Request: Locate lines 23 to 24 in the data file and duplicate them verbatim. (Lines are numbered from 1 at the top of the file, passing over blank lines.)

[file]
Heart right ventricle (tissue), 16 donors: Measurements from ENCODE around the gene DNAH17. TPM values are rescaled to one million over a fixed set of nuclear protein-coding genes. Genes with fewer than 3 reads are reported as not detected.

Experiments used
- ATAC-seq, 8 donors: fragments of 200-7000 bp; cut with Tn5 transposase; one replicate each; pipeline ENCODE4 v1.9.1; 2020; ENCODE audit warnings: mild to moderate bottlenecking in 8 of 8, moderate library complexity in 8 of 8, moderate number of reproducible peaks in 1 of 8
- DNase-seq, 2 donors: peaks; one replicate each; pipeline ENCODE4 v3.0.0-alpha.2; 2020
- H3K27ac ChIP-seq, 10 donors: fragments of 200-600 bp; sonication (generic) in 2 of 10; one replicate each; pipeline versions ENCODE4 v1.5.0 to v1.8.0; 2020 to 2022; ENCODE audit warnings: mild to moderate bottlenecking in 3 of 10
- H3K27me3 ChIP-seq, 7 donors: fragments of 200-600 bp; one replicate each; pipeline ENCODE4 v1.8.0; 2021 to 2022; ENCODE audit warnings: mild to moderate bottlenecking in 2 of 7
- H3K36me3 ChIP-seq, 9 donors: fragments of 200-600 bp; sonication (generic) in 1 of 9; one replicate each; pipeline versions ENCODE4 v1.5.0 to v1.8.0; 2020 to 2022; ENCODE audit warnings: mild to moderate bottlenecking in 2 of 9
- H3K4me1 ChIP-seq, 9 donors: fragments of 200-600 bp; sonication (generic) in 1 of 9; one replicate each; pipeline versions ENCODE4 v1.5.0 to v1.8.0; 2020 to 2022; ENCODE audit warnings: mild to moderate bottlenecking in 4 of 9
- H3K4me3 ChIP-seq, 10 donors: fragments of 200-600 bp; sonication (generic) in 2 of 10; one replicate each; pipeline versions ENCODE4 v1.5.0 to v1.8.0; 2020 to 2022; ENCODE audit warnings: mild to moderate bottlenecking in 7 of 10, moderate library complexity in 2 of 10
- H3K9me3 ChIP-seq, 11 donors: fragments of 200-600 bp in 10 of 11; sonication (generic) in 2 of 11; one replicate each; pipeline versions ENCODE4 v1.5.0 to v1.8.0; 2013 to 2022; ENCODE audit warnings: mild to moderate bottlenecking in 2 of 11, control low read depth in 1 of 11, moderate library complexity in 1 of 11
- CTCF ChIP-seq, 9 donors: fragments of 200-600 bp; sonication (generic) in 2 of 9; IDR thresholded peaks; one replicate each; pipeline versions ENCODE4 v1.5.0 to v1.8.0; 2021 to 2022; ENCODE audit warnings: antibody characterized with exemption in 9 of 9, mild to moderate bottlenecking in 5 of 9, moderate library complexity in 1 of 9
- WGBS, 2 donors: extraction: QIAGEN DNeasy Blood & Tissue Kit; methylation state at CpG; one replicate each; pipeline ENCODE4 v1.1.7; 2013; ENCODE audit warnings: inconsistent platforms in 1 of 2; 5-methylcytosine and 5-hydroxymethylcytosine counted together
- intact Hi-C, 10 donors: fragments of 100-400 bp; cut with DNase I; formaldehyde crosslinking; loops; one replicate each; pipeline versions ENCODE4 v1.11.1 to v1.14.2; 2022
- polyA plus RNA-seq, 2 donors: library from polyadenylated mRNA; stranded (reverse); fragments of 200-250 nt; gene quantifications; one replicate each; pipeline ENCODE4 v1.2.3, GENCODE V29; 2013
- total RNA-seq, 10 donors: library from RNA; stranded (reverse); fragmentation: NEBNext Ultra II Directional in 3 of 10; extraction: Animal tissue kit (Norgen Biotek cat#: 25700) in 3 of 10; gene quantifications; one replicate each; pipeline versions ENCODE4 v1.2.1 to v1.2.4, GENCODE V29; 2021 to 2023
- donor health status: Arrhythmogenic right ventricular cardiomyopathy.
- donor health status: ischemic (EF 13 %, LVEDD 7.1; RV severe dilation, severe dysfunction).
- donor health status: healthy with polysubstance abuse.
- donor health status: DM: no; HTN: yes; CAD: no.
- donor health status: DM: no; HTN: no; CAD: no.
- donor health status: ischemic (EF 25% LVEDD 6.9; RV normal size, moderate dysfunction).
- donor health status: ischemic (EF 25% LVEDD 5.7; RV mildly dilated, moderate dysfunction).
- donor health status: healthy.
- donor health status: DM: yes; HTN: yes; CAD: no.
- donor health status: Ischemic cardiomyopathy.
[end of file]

- donor health status: healthy.
- donor health status: DM: yes; HTN: yes; CAD: no.